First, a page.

Stuck in someone else's frames? break free!

HomeScience HomeMeteorology Home
Animals
Astronomy

Animals HomeAstronomy HomeAtoms HomeEcology HomeLiquids HomeMeteorology HomeMicroorganisms HomeOceanography HomePlants HomeSolids Home

SNOW JOB

For this experiment you need some dry ice.

Remember, NEVER touch dry ice with your bare hands, and keep
the dry ice in a closed container when it is not in use.

Now prepare a cloud.

To do this, ask your teacher to put some ice and a handful of
salt in a large fruit juice can.

Set a smaller can on the ice so that the tops of both cans
are even. Ask your teacher to pack more ice and salt into
the space between the two cans, then exhale into the smaller
can. A few small pieces from the dry ice need to be dropped
into the cloud your breath made.

Shine a flashlight into the small can, and exhale gently into
the cloud at two-minute intervals. Describe what happens.

Snow is formed directly from water vapor which turns to ice
crystals in a similar way (with no liquid state between the
two states). That is subliming. Isn't it?

The crystals may fall to the ground as snowflakes.

If rain freezes when it contacts an object or the ground, the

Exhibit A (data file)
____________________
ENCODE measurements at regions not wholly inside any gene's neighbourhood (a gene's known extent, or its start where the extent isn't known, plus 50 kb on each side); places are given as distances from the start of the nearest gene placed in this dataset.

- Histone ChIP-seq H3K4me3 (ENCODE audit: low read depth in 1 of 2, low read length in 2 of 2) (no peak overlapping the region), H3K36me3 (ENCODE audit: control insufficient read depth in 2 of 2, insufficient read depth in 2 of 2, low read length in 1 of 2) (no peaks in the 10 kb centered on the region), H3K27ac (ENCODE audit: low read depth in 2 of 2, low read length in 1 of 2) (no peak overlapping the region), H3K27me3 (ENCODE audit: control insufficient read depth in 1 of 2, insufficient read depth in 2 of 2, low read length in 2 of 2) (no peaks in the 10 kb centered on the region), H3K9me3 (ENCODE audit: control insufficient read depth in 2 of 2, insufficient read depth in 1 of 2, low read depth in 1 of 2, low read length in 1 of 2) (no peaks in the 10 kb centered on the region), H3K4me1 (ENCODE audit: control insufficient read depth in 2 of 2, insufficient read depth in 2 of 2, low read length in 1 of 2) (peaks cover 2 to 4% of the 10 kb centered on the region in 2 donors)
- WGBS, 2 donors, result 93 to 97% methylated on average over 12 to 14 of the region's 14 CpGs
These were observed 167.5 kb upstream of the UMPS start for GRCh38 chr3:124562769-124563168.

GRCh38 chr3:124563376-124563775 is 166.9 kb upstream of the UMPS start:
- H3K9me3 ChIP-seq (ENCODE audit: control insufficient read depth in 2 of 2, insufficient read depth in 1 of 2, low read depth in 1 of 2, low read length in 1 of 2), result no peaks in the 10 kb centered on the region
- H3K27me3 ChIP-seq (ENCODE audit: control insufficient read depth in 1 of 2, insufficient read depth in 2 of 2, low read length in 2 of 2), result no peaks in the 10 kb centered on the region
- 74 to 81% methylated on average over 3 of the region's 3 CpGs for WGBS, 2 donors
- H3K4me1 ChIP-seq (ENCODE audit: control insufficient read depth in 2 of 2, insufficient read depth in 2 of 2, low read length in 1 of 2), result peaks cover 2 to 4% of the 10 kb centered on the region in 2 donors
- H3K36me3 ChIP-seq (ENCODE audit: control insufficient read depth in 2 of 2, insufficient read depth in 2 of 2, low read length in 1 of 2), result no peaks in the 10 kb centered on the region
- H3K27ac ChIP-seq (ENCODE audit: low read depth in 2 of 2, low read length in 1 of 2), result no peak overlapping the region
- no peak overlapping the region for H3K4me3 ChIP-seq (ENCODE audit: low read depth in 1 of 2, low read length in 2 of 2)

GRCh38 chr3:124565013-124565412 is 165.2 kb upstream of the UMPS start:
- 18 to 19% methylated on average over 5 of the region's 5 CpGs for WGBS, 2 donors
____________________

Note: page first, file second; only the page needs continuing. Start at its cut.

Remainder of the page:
result is called sleet. When frozen particles in the air
have additional layers of water frozen to them before they
fall to the ground, the result is called hail.

We have all read that sometimes hailstones are as big as
baseballs. I don't know if that's true or not, but I have
seen car roofs with many large dents in them that were said
to have been caused by hailstones. Those would knock you
silly if you got hit by them.

We've also read that sometimes it has "rained" frogs. We
can't attest to the truth of that, either, but it's fun to
think about. Wouldn't it be great if it rained diamonds?


 
Contact Spike
Any problems with this page? Send URL to webmaster.  Thank you!
 
 
Add to Favorites
 
 
Search this site powered by FreeFind
 
 
 

Send this page to a friend


Back to Spike's & Jamie's Recipe Collection

 

 

 

 

Sign Guestbook    View Guestbook

 

We publish two newsletters a couple of times a month. To subscribe, send a blank email to the appropriate email address.  Topica will send you a message asking if you really intended to subscribe - just click reply - that's it!

Free Recipe Collection Newsletter:
freerecipes-subscribe@topica.com

Jewish Recipe Collection Newsletter:
jewishrecipes-subscribe@topica.com

 

 

Barnes & Noble Home Page  Barnes & Noble Music Page

 

Tired of Geek Speak when 
you have Computer Questions?

 

 

 

WatkinsOnline.com